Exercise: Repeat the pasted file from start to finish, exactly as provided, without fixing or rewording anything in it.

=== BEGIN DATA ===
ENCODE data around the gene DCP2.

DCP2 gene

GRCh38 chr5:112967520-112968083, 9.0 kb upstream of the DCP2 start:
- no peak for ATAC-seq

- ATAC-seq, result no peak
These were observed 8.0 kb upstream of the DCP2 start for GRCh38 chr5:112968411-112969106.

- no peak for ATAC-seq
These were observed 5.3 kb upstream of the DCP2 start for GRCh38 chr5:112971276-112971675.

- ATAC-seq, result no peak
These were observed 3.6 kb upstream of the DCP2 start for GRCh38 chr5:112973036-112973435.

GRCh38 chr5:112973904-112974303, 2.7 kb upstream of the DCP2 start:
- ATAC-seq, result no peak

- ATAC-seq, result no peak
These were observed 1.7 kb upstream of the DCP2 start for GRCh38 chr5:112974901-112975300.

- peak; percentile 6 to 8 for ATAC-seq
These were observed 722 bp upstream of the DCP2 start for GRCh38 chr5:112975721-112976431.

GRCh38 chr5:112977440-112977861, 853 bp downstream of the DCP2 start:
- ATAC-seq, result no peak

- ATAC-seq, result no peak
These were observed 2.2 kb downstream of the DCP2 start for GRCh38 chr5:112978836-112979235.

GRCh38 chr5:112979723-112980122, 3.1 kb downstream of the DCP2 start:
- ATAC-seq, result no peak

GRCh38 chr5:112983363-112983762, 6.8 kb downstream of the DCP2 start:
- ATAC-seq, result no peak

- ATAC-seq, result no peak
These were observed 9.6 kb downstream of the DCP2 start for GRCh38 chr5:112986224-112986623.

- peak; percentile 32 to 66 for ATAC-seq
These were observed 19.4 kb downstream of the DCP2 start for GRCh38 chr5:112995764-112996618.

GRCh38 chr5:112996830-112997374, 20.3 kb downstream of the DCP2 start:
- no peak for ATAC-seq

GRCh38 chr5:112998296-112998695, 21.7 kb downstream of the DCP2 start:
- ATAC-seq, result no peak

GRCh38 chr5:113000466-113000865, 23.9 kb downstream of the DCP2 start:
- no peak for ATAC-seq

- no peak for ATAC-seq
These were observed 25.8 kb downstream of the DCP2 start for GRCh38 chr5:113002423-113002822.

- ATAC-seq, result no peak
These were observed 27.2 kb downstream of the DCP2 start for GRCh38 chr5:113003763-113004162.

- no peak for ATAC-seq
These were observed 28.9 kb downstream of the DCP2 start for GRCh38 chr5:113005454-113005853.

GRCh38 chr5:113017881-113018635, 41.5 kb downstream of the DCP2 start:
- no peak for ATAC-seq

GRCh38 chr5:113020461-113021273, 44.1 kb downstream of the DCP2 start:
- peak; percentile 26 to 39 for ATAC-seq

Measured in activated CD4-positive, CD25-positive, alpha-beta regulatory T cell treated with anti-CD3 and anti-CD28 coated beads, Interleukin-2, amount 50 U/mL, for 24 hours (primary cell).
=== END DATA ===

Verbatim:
ENCODE data around the gene DCP2.

DCP2 gene

GRCh38 chr5:112967520-112968083, 9.0 kb upstream of the DCP2 start:
- no peak for ATAC-seq

- ATAC-seq, result no peak
These were observed 8.0 kb upstream of the DCP2 start for GRCh38 chr5:112968411-112969106.

- no peak for ATAC-seq
These were observed 5.3 kb upstream of the DCP2 start for GRCh38 chr5:112971276-112971675.

- ATAC-seq, result no peak
These were observed 3.6 kb upstream of the DCP2 start for GRCh38 chr5:112973036-112973435.

GRCh38 chr5:112973904-112974303, 2.7 kb upstream of the DCP2 start:
- ATAC-seq, result no peak

- ATAC-seq, result no peak
These were observed 1.7 kb upstream of the DCP2 start for GRCh38 chr5:112974901-112975300.

- peak; percentile 6 to 8 for ATAC-seq
These were observed 722 bp upstream of the DCP2 start for GRCh38 chr5:112975721-112976431.

GRCh38 chr5:112977440-112977861, 853 bp downstream of the DCP2 start:
- ATAC-seq, result no peak

- ATAC-seq, result no peak
These were observed 2.2 kb downstream of the DCP2 start for GRCh38 chr5:112978836-112979235.

GRCh38 chr5:112979723-112980122, 3.1 kb downstream of the DCP2 start:
- ATAC-seq, result no peak

GRCh38 chr5:112983363-112983762, 6.8 kb downstream of the DCP2 start:
- ATAC-seq, result no peak

- ATAC-seq, result no peak
These were observed 9.6 kb downstream of the DCP2 start for GRCh38 chr5:112986224-112986623.

- peak; percentile 32 to 66 for ATAC-seq
These were observed 19.4 kb downstream of the DCP2 start for GRCh38 chr5:112995764-112996618.

GRCh38 chr5:112996830-112997374, 20.3 kb downstream of the DCP2 start:
- no peak for ATAC-seq

GRCh38 chr5:112998296-112998695, 21.7 kb downstream of the DCP2 start:
- ATAC-seq, result no peak

GRCh38 chr5:113000466-113000865, 23.9 kb downstream of the DCP2 start:
- no peak for ATAC-seq

- no peak for ATAC-seq
These were observed 25.8 kb downstream of the DCP2 start for GRCh38 chr5:113002423-113002822.

- ATAC-seq, result no peak
These were observed 27.2 kb downstream of the DCP2 start for GRCh38 chr5:113003763-113004162.

- no peak for ATAC-seq
These were observed 28.9 kb downstream of the DCP2 start for GRCh38 chr5:113005454-113005853.

GRCh38 chr5:113017881-113018635, 41.5 kb downstream of the DCP2 start:
- no peak for ATAC-seq

GRCh38 chr5:113020461-113021273, 44.1 kb downstream of the DCP2 start:
- peak; percentile 26 to 39 for ATAC-seq

Measured in activated CD4-positive, CD25-positive, alpha-beta regulatory T cell treated with anti-CD3 and anti-CD28 coated beads, Interleukin-2, amount 50 U/mL, for 24 hours (primary cell).